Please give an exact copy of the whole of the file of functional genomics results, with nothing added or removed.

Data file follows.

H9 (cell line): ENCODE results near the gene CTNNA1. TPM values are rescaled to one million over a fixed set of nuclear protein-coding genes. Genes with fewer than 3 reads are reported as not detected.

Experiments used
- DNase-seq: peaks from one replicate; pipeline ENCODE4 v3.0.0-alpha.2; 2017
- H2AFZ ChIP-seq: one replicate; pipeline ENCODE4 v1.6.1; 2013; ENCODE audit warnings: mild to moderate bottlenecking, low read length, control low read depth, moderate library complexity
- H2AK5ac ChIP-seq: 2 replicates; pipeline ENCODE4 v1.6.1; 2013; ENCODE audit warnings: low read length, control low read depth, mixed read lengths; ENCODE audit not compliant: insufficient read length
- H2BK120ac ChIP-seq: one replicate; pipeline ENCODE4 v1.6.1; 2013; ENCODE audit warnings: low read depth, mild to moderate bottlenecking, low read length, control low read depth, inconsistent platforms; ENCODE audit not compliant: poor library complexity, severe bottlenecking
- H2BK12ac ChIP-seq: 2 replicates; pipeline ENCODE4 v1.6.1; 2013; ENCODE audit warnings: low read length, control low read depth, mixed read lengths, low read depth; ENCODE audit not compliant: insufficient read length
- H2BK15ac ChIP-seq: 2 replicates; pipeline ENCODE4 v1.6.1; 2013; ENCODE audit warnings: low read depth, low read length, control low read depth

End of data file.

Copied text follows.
H9 (cell line): ENCODE results near the gene CTNNA1. TPM values are rescaled to one million over a fixed set of nuclear protein-coding genes. Genes with fewer than 3 reads are reported as not detected.

Experiments used
- DNase-seq: peaks from one replicate; pipeline ENCODE4 v3.0.0-alpha.2; 2017
- H2AFZ ChIP-seq: one replicate; pipeline ENCODE4 v1.6.1; 2013; ENCODE audit warnings: mild to moderate bottlenecking, low read length, control low read depth, moderate library complexity
- H2AK5ac ChIP-seq: 2 replicates; pipeline ENCODE4 v1.6.1; 2013; ENCODE audit warnings: low read length, control low read depth, mixed read lengths; ENCODE audit not compliant: insufficient read length
- H2BK120ac ChIP-seq: one replicate; pipeline ENCODE4 v1.6.1; 2013; ENCODE audit warnings: low read depth, mild to moderate bottlenecking, low read length, control low read depth, inconsistent platforms; ENCODE audit not compliant: poor library complexity, severe bottlenecking
- H2BK12ac ChIP-seq: 2 replicates; pipeline ENCODE4 v1.6.1; 2013; ENCODE audit warnings: low read length, control low read depth, mixed read lengths, low read depth; ENCODE audit not compliant: insufficient read length
- H2BK15ac ChIP-seq: 2 replicates; pipeline ENCODE4 v1.6.1; 2013; ENCODE audit warnings: low read depth, low read length, control low read depth